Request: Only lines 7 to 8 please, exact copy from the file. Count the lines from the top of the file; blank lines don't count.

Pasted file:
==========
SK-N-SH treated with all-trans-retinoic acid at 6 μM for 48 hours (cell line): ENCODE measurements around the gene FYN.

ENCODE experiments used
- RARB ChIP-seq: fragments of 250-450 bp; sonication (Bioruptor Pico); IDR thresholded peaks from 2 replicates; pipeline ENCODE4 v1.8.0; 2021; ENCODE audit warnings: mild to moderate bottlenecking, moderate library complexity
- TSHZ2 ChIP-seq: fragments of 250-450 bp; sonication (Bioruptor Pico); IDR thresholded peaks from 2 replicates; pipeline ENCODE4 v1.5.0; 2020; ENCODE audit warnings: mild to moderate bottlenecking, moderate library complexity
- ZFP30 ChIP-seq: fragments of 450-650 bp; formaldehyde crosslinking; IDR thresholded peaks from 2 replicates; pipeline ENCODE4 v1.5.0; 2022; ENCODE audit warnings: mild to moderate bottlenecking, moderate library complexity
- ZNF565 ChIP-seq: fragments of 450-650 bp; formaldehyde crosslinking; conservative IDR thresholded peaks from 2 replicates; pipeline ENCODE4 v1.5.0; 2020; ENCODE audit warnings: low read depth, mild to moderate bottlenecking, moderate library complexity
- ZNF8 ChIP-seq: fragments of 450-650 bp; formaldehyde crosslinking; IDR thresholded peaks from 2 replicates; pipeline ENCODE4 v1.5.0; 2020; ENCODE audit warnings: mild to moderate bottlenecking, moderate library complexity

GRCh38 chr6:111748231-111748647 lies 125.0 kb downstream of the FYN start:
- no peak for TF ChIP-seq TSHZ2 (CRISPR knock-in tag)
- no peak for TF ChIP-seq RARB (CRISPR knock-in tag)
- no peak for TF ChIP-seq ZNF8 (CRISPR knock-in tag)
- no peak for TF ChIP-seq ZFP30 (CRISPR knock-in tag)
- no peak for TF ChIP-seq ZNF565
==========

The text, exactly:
- ZNF8 ChIP-seq: fragments of 450-650 bp; formaldehyde crosslinking; IDR thresholded peaks from 2 replicates; pipeline ENCODE4 v1.5.0; 2020; ENCODE audit warnings: mild to moderate bottlenecking, moderate library complexity

GRCh38 chr6:111748231-111748647 lies 125.0 kb downstream of the FYN start: